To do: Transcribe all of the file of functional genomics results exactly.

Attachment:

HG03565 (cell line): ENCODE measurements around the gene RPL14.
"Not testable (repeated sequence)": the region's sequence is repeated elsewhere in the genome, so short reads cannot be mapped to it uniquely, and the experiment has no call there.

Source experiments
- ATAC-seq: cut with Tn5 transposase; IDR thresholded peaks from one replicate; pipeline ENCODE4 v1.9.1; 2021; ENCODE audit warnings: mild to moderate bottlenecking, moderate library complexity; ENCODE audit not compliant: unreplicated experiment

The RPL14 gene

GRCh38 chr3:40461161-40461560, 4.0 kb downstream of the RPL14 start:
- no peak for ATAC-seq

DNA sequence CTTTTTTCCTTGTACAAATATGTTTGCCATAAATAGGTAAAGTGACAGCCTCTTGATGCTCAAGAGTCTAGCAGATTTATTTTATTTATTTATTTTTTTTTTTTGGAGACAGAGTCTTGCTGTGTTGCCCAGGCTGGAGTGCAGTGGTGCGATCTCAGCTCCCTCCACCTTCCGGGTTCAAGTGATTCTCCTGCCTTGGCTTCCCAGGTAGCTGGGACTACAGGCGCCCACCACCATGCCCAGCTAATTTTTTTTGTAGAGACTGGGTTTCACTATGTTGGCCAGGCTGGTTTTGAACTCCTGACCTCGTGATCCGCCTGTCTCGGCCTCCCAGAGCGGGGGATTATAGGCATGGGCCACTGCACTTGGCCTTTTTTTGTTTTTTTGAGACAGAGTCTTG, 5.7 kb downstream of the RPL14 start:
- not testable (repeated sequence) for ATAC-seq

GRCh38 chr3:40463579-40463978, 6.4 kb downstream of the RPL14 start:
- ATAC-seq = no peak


HG03565 (cell line): ENCODE measurements around the gene RPL14.
"Not testable (repeated sequence)": the region's sequence is repeated elsewhere in the genome, so short reads cannot be mapped to it uniquely, and the experiment has no call there.

Source experiments
- ATAC-seq: cut with Tn5 transposase; IDR thresholded peaks from one replicate; pipeline ENCODE4 v1.9.1; 2021; ENCODE audit warnings: mild to moderate bottlenecking, moderate library complexity; ENCODE audit not compliant: unreplicated experiment

The RPL14 gene

GRCh38 chr3:40461161-40461560, 4.0 kb downstream of the RPL14 start:
- no peak for ATAC-seq

DNA sequence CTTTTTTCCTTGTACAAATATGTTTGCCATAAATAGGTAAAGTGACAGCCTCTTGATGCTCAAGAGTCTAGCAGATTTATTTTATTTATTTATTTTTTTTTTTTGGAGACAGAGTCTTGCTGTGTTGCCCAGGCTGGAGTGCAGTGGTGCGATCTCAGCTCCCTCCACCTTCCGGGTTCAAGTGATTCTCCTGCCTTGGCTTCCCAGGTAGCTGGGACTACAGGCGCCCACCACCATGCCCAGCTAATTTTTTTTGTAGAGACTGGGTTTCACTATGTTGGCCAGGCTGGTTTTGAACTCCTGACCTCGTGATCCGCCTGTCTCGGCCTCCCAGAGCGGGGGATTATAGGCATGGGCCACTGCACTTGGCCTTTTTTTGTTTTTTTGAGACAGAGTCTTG, 5.7 kb downstream of the RPL14 start:
- not testable (repeated sequence) for ATAC-seq

GRCh38 chr3:40463579-40463978, 6.4 kb downstream of the RPL14 start:
- ATAC-seq = no peak